But I feel that the greatest destroyer of peace today is abortion, because it is a war against the child, a direct killing of the innocent child, murder by the mother herself. And if we accept that a mother can kill even her own child, how can we tell other people not to kill one another? How do we persuade a woman not to have an abortion? As always, we must persuade her with love and we remind ourselves that love means to be willing to give until it hurts. Jesus gave even His life to love us. So, the mother who is thinking of abortion, should be helped to love, that is, to give until it hurts her plans, or her free time, to respect the life of her child. The father of that child, whoever he is, must also give until it hurts.By abortion, the mother does not learn to love, but kills even her own child to solve her problems. And, by abortion, that father is told that he does not have to take any responsibility at all for the child he has brought into the world. The father is likely to put other women into the same trouble. So abortion just leads to more abortion. Any country that accepts abortion is not teaching its people to love, but to use any violence to get what they want. This is why the greatest destroyer of love and peace is abortion.Many people are very, very concerned with the children of India, with the children of Africa where quite a few die of hunger, and so on. Many people are also concerned about all the violence in this great country of the United States. These concerns are very good. But often these same people are not concerned with the millions who are being killed by the deliberate decision of their own mothers. And this is what is the greatest destroyer of peace today - abortion which brings people to such blindness.And for this I appeal in India and I appeal everywhere - "Let us bring the child back." The child is God's gift to the family. Each child is created in the special image and likeness of God for greater things - to love and to be loved. In this year of the family we must bring the child back to the center of our care and concern. This is the only way that our world can survive because our children are the only hope for the future. As older people are called to God, only their children can take their places.But what does God say to us? He says: "Even if a mother could forget her child, I will not forget you. I have carved you in the palm of my hand." We are carved in the palm of His hand; that unborn child has been carved in the hand of God from conception and is called by God to love and loved, not only now in this life, but forever. God can never forget us.The beautiful gift God has given our congregation is to fight abortion by adoption. We have already, from our house in Calcutta, over 3,000 children adoption. And I can't tell you what joy, what love, what peace those children have brought into those families. It has been a real gift of God for them and for us. I remember one of the little ones was very sick, so I sent for the father and the mother and I asked them: "Please give me back the sick child. I will give you a healthy one." And the father looked at me and said, "Mother Teresa, take my life first than take the child." So beautiful to see it--so much love, so much joy that little one has brought into that family. So pray for us that we continue this beautiful gift. And also I offer you--our Sisters are here--anybody who doesn't want the child, please give it to me. I want the child.I will tell you something beautiful. We are fighting abortion by adoption - by care of the mother and adoption for her baby. We have saved thousands of lives. We have sent word to the clinics, to the hospitals and police stations: "Please don't destroy the child; we will take the child." So we always have someone tell the mothers in trouble: "Come, we will take care of you, we will get a home for your child." And we have a tremendous demand from couples who cannot have a child - but I never give a child to a couple who have done something not to have a child. Jesus said, "Anyone who receives a child in my name, receives me." By adopting a child, these couples receive Jesus but, by aborting a child, a couple refuses to receive Jesus.Please don't kill the child. I want the child. Please give me the child. I am willing to accept any child who would be aborted and to give that child to a married couple who will love the child and be loved by the child. From our children's home in Calcutta alone, we have saved over 3000 children from abortion. These children have brought such love and joy to their adopting parents and have grown up so full of love and joy. I know that couples have to plan their family and for that there is natural family planning. The way to plan the family is natural family planning, not contraception. In destroying the power of giving life, through contraception, a husband or wife is doing something to self. This turns the attention to self and so it destroys the gifts of love in him or her.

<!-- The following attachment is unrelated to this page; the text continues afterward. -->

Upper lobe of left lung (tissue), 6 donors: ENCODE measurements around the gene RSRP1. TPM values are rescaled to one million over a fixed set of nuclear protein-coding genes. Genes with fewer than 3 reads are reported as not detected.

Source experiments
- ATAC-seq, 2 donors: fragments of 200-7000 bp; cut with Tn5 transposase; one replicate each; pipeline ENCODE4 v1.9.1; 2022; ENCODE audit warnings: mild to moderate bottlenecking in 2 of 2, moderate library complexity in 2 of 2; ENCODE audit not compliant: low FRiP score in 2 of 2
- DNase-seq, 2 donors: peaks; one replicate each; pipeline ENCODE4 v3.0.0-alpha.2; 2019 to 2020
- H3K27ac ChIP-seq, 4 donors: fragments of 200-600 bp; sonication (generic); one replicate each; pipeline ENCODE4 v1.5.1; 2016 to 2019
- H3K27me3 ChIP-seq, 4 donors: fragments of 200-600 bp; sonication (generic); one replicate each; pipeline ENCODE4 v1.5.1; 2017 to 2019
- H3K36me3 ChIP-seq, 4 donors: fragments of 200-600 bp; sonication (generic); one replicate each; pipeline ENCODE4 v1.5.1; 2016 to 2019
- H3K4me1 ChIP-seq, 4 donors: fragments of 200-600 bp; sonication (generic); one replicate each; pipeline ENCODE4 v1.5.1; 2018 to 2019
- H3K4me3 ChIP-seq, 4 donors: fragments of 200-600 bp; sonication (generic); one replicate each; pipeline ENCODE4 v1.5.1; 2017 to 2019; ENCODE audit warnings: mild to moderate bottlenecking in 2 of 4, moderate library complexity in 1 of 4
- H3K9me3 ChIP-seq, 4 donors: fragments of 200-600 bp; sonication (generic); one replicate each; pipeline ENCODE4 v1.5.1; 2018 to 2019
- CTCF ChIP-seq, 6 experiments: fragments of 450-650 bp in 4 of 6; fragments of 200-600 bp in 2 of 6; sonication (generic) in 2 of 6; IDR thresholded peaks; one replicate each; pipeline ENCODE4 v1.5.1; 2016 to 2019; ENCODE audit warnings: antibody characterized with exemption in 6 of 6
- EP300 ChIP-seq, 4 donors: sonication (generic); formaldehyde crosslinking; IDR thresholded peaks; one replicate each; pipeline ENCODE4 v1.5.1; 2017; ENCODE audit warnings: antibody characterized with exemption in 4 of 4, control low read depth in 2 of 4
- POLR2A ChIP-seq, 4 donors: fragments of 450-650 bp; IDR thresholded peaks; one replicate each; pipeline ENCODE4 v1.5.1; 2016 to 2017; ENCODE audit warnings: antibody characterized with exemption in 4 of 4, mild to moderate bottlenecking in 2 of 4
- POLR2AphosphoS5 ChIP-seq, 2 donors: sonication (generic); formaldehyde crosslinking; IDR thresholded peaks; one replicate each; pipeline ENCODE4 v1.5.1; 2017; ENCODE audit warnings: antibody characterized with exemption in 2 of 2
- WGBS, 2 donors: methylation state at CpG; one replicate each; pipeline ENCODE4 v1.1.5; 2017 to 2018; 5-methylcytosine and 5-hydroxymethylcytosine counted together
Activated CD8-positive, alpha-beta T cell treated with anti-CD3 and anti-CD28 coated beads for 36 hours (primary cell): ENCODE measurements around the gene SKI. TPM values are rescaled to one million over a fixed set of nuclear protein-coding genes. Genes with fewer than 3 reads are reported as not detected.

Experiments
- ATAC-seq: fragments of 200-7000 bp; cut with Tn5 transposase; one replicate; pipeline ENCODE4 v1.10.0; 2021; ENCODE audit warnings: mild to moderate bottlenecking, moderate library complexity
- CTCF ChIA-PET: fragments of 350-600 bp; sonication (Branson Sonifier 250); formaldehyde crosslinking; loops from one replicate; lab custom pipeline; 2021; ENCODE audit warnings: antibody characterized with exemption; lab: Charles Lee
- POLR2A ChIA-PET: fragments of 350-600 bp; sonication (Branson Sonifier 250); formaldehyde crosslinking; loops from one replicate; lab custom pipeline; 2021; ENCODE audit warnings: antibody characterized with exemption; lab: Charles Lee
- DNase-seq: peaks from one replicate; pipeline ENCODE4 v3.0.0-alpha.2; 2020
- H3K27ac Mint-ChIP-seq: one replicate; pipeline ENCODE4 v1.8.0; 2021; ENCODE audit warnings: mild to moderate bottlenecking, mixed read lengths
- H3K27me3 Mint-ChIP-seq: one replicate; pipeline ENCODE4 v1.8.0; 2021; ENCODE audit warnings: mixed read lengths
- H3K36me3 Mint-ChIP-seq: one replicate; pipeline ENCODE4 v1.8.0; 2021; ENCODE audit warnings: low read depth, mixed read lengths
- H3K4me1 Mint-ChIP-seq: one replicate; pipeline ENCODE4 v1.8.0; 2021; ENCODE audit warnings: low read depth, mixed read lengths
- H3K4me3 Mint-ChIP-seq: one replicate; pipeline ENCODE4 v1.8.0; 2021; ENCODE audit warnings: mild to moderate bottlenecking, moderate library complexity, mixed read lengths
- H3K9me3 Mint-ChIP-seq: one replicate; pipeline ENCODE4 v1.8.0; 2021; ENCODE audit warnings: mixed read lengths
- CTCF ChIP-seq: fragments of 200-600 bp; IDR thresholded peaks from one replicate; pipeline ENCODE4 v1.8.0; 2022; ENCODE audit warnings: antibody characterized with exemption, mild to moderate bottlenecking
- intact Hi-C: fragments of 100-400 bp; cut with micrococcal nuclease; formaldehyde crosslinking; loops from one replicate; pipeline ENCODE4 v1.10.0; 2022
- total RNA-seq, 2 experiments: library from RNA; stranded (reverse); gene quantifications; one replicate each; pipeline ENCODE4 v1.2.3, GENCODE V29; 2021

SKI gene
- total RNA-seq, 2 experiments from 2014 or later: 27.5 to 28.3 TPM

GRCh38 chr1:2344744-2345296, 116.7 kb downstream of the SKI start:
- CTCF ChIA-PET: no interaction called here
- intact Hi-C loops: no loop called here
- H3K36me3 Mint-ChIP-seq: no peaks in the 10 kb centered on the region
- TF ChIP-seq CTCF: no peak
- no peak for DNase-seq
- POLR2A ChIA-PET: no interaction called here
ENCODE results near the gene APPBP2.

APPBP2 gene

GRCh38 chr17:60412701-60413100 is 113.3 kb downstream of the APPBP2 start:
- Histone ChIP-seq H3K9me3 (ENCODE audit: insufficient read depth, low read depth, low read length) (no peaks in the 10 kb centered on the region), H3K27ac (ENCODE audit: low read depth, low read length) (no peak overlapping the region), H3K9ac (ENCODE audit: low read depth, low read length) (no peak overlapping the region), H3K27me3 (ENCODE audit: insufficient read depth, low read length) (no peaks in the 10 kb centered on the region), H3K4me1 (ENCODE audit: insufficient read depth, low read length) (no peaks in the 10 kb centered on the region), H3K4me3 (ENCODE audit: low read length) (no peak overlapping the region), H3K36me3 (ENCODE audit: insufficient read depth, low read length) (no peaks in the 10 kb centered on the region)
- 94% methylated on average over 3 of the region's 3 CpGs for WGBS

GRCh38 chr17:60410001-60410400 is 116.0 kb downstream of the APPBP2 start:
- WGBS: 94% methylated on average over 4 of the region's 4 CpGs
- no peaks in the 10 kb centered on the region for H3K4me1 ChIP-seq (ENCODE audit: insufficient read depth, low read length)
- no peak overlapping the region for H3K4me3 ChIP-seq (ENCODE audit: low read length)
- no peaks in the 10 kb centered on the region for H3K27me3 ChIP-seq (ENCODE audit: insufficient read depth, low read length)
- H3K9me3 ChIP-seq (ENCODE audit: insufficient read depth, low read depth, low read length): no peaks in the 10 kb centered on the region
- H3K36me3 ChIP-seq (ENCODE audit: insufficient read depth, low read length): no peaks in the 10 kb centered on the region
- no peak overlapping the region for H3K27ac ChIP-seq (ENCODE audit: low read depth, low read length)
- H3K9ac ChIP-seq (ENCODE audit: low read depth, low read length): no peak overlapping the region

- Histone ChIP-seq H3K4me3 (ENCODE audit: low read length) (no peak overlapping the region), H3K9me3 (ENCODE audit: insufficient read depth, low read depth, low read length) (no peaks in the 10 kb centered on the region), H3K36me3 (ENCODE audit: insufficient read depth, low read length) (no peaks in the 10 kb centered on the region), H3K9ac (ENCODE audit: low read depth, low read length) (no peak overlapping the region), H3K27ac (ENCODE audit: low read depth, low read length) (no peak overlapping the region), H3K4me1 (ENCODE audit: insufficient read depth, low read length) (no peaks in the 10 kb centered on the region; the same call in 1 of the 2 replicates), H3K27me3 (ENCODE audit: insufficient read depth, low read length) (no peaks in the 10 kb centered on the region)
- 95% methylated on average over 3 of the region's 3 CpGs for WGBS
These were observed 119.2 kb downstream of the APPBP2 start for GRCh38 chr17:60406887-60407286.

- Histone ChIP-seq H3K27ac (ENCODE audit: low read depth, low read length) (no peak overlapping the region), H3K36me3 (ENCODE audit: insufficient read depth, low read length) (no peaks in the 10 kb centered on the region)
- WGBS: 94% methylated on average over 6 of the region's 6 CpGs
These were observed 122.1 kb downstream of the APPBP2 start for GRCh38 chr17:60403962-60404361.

Vows of poverty